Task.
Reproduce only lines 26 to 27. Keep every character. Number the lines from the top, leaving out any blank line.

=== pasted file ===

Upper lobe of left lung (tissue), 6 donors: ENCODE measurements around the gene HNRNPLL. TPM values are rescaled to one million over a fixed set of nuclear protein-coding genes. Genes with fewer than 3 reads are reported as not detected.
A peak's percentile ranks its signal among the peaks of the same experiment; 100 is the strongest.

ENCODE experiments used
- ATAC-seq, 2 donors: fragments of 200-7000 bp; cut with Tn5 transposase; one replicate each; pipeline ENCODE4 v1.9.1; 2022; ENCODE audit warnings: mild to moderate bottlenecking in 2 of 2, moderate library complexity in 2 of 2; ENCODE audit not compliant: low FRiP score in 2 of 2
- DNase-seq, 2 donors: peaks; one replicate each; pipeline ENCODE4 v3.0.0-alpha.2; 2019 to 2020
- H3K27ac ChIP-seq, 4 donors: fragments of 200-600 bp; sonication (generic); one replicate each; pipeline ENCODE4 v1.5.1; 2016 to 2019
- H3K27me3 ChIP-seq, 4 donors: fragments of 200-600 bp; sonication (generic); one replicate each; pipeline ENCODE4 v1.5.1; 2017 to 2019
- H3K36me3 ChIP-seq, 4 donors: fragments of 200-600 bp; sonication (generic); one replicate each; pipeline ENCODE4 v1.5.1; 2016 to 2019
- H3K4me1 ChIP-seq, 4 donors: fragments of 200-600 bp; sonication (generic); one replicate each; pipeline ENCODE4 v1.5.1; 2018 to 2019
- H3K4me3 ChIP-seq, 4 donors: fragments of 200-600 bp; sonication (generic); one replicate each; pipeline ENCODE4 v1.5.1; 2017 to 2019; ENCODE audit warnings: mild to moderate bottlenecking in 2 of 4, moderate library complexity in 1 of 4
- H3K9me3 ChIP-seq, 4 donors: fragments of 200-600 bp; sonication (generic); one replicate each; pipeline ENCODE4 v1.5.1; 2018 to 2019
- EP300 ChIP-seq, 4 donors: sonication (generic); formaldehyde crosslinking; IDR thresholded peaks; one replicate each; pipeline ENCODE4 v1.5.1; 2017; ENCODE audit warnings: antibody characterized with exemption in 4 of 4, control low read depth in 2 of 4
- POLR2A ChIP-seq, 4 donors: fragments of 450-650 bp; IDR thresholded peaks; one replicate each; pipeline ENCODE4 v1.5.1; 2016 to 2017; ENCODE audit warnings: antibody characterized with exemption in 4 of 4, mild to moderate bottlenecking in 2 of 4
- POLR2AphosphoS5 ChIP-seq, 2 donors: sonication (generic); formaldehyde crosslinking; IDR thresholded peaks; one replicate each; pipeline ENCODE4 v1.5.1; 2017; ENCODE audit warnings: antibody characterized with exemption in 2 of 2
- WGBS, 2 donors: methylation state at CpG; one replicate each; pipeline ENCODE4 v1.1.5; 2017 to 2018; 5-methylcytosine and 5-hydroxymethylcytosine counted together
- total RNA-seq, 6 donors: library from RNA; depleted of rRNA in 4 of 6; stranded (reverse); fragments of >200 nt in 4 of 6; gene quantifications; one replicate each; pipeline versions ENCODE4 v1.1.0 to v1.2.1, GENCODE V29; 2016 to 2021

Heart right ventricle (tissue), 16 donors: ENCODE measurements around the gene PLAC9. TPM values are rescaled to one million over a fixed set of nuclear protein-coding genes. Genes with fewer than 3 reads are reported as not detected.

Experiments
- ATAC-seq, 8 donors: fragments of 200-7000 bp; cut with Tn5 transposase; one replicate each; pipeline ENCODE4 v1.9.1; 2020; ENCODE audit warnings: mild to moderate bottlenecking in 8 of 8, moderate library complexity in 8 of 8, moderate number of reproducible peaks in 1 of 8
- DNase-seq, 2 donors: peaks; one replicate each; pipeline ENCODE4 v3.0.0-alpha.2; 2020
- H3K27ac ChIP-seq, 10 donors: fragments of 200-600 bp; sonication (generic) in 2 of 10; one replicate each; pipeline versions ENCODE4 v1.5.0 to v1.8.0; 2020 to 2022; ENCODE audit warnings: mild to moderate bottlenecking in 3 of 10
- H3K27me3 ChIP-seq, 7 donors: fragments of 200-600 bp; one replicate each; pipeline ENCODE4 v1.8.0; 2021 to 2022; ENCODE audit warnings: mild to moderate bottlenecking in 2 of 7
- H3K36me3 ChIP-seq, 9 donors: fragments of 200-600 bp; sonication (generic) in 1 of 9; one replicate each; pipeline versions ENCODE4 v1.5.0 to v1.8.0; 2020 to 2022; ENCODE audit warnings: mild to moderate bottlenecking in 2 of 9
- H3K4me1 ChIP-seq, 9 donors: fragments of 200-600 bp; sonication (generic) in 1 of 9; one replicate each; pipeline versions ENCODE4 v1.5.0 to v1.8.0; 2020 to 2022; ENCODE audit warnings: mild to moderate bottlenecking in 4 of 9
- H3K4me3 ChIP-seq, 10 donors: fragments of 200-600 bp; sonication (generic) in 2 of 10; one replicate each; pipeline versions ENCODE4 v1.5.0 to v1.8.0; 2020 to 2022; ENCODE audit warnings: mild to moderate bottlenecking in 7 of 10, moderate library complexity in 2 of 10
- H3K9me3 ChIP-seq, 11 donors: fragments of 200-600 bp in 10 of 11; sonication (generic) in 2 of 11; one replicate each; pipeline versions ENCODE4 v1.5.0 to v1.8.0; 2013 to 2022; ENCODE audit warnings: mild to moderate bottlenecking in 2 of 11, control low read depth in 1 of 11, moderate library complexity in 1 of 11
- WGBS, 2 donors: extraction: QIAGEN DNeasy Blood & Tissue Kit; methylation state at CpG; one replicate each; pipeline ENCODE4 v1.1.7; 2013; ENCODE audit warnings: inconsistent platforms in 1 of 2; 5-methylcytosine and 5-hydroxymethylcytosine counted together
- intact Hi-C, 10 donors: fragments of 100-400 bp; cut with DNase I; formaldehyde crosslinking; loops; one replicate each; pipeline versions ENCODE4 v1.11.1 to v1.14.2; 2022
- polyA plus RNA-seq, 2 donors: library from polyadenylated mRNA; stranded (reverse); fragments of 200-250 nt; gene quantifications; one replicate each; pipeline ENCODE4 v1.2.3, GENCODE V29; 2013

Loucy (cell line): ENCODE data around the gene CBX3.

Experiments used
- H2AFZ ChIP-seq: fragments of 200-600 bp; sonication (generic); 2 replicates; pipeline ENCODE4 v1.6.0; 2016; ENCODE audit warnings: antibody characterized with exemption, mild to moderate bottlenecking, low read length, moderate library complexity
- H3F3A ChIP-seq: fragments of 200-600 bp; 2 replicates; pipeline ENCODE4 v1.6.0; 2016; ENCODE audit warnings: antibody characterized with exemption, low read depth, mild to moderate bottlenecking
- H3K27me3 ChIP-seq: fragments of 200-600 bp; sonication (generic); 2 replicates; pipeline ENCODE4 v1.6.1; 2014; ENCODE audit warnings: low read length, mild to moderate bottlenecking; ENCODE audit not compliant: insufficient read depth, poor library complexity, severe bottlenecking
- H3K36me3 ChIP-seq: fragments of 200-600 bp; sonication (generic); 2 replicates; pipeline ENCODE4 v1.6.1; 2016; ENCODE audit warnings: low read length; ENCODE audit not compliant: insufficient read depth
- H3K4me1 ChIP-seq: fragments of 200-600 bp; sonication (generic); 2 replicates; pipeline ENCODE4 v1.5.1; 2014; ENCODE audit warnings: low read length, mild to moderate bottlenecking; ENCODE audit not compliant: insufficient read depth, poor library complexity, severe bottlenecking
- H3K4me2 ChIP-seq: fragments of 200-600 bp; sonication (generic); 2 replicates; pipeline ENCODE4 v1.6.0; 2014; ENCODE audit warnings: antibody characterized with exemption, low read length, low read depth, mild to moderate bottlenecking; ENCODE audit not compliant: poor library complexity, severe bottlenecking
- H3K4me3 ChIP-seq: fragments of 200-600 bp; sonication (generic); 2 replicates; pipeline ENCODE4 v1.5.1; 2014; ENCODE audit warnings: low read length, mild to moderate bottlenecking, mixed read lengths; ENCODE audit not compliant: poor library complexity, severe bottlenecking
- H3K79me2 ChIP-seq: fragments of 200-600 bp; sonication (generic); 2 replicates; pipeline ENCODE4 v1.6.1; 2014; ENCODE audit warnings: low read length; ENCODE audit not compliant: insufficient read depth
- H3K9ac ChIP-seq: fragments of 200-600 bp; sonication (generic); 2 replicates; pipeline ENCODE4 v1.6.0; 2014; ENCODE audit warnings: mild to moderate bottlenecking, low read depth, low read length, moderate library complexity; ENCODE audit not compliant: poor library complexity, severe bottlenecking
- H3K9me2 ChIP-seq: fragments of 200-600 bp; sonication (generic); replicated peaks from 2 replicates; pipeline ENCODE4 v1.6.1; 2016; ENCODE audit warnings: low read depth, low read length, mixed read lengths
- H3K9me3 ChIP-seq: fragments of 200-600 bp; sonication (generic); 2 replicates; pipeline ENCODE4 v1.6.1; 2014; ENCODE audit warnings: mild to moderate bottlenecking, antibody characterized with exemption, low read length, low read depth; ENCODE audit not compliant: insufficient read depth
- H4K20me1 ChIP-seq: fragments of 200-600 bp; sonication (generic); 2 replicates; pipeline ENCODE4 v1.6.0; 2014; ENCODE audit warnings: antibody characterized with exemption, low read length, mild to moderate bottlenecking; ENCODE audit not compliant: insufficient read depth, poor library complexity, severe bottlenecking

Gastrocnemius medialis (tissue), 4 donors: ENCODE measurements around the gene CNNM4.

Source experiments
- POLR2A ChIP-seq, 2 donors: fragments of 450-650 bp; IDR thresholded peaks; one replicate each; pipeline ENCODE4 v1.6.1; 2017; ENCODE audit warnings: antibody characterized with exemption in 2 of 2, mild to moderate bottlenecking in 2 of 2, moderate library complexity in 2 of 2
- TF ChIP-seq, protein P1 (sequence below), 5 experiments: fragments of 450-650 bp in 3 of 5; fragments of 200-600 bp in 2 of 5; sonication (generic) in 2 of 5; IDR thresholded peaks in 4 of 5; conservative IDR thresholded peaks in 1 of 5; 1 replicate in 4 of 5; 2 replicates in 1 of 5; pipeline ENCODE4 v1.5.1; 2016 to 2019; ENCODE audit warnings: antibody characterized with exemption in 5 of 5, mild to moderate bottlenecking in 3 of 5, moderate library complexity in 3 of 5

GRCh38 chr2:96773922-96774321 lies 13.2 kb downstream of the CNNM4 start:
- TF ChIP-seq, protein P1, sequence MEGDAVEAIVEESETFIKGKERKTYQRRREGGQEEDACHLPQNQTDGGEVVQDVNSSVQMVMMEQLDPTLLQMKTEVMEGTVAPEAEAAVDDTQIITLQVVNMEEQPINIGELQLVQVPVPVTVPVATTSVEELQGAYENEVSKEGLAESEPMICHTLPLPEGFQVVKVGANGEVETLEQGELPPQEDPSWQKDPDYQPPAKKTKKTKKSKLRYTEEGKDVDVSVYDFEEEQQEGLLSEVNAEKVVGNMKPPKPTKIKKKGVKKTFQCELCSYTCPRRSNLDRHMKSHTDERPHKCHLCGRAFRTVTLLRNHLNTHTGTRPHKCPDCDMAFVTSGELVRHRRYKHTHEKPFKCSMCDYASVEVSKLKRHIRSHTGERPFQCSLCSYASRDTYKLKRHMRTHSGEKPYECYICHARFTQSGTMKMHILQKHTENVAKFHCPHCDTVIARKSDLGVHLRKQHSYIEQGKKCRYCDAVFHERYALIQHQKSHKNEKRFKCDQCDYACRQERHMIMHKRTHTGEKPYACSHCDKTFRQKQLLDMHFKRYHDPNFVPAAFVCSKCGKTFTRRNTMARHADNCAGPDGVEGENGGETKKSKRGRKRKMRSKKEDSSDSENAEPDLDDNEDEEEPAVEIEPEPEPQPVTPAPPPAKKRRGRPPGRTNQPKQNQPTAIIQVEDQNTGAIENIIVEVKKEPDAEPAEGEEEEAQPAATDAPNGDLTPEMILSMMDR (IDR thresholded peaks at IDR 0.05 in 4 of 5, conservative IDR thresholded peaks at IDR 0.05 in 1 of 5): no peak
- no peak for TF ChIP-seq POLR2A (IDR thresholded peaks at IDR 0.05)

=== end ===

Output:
- H3K9me3 ChIP-seq, 11 donors: fragments of 200-600 bp in 10 of 11; sonication (generic) in 2 of 11; one replicate each; pipeline versions ENCODE4 v1.5.0 to v1.8.0; 2013 to 2022; ENCODE audit warnings: mild to moderate bottlenecking in 2 of 11, control low read depth in 1 of 11, moderate library complexity in 1 of 11
- WGBS, 2 donors: extraction: QIAGEN DNeasy Blood & Tissue Kit; methylation state at CpG; one replicate each; pipeline ENCODE4 v1.1.7; 2013; ENCODE audit warnings: inconsistent platforms in 1 of 2; 5-methylcytosine and 5-hydroxymethylcytosine counted together